Jump to content


Photo

How To Find The Right Financial Pro


  • Please log in to reply
51 replies to this topic

#16 sschullo

sschullo
  • Members
  • 4,306 posts
  • Gender:Male

Posted 01 August 2014 - 11:47 AM

Dave,

What do you think the future of the adviser/client relationship might evolve too?

Steve


Steve Schullo

Author and Co-Author of two books:

1. Late Bloomer Millionaires: A Financial Story and Investment Guide for the Late Starter (2013)

2. Fighting Powerful Interests: Educators Challenge Tax-sheltered Annuities and WIN! (2015)


#17 sschullo

sschullo
  • Members
  • 4,306 posts
  • Gender:Male

Posted 06 August 2015 - 07:21 AM

I was re-reading this discussion (Its gotten almost 4,700 views in the last year!).

 

I think it’s needed discussion about changing the dynamics of the relationship of clients and financial advisers. Dave said above that we hire a plumber to do a job we are ill-equipped to do ourselves--I took exception by talking about what I did when our plumber came to change a faucet in which I am ill-equipped to do myself. HOWEVER, just because I am not a professional plumber (see previous post when I answer Dave's plumber example), we can take some responsibility for our plumbing and used it as an example for our finances too.

I find this issue controversial with professionals as they see clients who want no responsibility at all. I agree that most people who do not want to take responsibility as those folks who want to do nothing to prevent another water pipe leak, in the plumber example. Those folks are going to pay a lot even for a fiduciary financial adviser, including Dave, and pay for an expensive water damage bill and all of that hassle. A 1.0% AUM plus the investments is a huge price even for fiduciaries. That’s why people need to insist that all they want is for the adviser to look at their portfolio once or twice a year and pay the adviser's hourly fee. But the caveat is that people have to take more responsibility.

I think people who find this site or email the webmaster a question want to take more responsibility and they should be able to find what they are looking for, somebody who might try and help them learn the basics, and only pay the hourly fee.

I wrote a blog piece almost a year ago and called it "Did Garrett Planning Network Pass the Smell Test? and have gotten hundreds of views. Just like this discussion thread, it’s the most viewed post I wrote. It’s about an LAUSD teacher who called a fee only financial adviser in the Los Angeles area and was turned away! He already had a plan and wanted the adviser to look it over. He was already taking responsibility! You would think advisers would love the fact that some of their clients want to learn. Here is the entire story:http://latebloomerwe...-the-smell-test


Steve Schullo

Author and Co-Author of two books:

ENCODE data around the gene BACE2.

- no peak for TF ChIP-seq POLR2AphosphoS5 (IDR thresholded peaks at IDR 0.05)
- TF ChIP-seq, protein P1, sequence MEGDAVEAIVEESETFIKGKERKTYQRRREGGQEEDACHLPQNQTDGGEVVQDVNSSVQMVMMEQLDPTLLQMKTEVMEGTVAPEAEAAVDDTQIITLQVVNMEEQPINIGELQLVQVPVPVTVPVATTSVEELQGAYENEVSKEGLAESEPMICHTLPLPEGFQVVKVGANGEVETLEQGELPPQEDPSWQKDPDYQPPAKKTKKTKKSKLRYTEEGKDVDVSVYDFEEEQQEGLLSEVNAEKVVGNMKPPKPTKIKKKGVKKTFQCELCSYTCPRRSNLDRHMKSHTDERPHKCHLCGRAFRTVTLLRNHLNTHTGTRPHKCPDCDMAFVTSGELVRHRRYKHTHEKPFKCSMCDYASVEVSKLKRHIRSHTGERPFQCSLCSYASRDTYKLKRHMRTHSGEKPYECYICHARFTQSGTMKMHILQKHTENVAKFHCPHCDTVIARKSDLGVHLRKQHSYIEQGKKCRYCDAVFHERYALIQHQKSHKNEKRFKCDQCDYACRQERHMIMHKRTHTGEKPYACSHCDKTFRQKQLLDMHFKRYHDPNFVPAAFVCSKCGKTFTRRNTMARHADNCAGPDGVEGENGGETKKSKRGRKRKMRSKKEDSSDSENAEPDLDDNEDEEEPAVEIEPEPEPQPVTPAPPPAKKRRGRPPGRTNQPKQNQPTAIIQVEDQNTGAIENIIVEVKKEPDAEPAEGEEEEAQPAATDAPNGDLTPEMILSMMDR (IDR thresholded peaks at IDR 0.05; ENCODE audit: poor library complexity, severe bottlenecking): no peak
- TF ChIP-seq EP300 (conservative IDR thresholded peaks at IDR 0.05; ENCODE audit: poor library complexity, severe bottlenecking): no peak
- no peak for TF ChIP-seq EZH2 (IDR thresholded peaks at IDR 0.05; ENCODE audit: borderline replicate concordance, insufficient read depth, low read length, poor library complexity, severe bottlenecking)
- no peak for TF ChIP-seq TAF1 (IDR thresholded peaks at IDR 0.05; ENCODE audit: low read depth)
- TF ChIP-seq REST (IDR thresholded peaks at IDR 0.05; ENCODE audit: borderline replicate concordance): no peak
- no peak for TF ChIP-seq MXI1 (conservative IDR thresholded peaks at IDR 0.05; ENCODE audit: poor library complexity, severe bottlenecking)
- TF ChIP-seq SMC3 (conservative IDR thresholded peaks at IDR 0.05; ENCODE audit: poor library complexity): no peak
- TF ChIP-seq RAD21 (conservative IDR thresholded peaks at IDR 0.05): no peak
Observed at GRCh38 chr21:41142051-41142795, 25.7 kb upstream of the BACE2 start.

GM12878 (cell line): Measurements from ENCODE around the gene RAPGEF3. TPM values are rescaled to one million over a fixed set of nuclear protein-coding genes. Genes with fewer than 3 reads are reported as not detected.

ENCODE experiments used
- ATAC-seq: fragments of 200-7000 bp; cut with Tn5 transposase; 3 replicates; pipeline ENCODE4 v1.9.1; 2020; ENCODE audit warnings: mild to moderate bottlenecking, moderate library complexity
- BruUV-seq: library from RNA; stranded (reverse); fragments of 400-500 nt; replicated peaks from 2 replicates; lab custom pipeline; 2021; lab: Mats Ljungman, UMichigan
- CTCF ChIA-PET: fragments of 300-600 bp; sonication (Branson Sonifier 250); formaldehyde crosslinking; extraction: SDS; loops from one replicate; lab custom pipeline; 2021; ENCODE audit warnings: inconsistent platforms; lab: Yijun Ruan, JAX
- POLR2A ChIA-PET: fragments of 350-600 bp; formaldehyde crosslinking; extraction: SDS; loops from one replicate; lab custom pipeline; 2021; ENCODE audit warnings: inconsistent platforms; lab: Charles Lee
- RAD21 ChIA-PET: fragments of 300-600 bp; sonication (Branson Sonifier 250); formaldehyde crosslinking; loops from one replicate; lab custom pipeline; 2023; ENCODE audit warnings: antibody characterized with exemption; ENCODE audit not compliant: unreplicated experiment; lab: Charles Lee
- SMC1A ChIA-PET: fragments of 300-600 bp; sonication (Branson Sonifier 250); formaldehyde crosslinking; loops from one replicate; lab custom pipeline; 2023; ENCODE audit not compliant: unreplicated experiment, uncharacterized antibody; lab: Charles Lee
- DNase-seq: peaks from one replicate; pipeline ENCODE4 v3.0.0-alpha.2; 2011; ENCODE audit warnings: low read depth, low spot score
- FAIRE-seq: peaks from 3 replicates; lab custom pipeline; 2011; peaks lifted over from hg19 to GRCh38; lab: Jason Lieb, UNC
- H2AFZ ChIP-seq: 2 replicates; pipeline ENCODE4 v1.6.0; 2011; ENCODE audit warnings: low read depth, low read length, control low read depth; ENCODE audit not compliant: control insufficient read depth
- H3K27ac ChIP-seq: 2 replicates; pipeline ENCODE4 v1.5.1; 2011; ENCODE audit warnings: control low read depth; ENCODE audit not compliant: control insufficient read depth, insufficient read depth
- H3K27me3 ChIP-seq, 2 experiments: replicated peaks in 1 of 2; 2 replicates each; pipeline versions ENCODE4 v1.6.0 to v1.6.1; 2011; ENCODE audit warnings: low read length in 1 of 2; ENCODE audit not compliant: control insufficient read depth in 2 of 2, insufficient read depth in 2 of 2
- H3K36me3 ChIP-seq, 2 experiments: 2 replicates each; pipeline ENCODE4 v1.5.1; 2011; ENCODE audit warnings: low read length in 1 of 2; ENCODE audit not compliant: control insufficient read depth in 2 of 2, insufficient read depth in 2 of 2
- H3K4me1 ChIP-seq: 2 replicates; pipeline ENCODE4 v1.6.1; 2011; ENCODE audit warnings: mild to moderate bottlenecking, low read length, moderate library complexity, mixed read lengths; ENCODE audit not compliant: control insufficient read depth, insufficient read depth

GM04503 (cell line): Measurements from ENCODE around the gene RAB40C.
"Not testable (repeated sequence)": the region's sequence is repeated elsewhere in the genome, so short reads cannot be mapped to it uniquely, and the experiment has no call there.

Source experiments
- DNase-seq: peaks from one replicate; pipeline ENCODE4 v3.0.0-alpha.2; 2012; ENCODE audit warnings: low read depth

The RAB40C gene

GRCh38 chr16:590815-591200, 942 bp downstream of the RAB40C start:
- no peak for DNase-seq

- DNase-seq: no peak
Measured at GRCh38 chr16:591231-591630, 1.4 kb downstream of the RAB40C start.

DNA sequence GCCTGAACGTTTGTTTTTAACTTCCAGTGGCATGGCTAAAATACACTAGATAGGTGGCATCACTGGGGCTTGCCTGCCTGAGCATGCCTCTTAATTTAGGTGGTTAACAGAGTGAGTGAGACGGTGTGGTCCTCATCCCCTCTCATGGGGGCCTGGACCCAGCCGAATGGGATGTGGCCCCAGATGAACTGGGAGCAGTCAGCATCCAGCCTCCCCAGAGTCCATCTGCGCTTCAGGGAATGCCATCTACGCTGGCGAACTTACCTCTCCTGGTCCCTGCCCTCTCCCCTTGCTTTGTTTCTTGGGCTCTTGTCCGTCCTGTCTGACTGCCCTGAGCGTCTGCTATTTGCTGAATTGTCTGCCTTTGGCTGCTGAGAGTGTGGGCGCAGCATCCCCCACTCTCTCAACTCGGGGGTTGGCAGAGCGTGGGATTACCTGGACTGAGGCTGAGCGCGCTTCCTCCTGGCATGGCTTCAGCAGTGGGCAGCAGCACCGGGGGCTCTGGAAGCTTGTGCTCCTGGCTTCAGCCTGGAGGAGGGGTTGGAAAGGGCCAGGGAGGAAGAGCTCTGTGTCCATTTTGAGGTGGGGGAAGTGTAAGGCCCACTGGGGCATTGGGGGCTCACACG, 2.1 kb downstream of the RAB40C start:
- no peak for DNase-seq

1. Late Bloomer Millionaires: A Financial Story and Investment Guide for the Late Starter (2013)

2. Fighting Powerful Interests: Educators Challenge Tax-sheltered Annuities and WIN! (2015)


#18 sschullo

sschullo
  • Members
  • 4,306 posts
  • Gender:Male

Posted 07 August 2015 - 08:25 PM

Dave or anybody else,

 

I was wondering if you could comment on this table. This only applies to LAUSD 457b plan, the Award Winning Plan. It shows the costs if an employee were to also hire a fee only adviser that also charges an AUM. I know you don't charge AUMs but a retainer. Still as you can see with an AUM of 1.0% plus all of the other charges that the plan costs, the fees add up. The red data shows .75% and 1.00% AUM.

 

NOTICE TO LAUSD employees: The plan does not have nor charge fee only advisers. I created this table for illustrative purposes only to give you (and myself) an idea of just how high the cost of hiring a fiduciary adviser can get!

457_b_Fee_only_adviser_AUM_fees.png
 


Steve Schullo

Author and Co-Author of two books:

1. Late Bloomer Millionaires: A Financial Story and Investment Guide for the Late Starter (2013)

2. Fighting Powerful Interests: Educators Challenge Tax-sheltered Annuities and WIN! (2015)


#19 davegrant82

davegrant82
  • Members
  • 80 posts
  • Gender:Male
  • Location:Cary, IL

Posted 09 August 2015 - 03:38 PM

Just so everyone knows, I'm not ignoring Steve. I'm headed out on vacation tomorrow so will post a response when I return.



#20 davegrant82

davegrant82
  • Members
  • 80 posts
  • Gender:Male
  • Location:Cary, IL

Posted 13 August 2015 - 02:06 PM

Steve - taking some time to catch up on writing while sat by the lake.

 

I have many clients and friends who are jealous of the fund choices and overall fees that are outlined in the table above. Many of them don't have these options, and are limited to using insurance companies, with limited (and often expensive) investment choices. The all-in cost for these plans, with no advice from an advisor, can be over 3% of their account balance per year.